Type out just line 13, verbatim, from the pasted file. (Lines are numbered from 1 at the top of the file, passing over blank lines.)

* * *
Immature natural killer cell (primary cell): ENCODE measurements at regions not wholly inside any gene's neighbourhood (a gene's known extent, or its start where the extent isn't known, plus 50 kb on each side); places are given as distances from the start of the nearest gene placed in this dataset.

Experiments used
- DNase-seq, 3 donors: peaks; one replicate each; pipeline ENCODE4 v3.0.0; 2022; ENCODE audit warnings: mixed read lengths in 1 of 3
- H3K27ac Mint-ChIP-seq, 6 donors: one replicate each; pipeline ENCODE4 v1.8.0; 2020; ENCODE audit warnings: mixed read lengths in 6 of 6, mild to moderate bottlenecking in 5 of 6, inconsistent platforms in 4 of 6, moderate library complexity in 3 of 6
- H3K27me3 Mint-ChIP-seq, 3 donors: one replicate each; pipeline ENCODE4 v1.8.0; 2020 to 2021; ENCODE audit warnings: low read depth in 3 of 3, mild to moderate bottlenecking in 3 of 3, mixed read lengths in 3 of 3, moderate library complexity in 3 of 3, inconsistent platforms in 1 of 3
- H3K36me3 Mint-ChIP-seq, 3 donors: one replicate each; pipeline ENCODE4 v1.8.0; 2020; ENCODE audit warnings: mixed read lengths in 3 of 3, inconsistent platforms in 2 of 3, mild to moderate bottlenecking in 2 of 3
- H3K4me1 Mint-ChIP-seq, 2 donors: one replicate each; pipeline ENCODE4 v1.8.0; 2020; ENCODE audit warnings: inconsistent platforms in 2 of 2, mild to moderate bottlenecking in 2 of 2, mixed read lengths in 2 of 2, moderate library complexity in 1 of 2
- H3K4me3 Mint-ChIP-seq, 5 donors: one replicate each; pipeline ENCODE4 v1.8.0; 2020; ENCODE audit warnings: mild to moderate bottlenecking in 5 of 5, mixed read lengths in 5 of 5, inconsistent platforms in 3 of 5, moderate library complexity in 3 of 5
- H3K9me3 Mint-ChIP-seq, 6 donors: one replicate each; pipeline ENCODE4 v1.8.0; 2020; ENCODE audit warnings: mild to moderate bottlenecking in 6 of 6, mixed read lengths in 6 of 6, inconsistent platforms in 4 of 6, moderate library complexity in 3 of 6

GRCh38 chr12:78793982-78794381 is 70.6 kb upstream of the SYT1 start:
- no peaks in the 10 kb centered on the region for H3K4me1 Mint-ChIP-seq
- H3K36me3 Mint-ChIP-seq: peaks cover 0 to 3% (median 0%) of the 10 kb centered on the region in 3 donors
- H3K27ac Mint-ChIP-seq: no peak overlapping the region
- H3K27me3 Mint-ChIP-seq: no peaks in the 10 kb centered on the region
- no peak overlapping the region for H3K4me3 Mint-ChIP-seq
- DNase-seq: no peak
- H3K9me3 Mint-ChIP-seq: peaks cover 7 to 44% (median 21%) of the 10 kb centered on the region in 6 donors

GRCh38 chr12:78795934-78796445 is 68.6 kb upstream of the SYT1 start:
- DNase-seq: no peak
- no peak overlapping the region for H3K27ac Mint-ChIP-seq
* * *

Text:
- H3K27ac Mint-ChIP-seq: no peak overlapping the region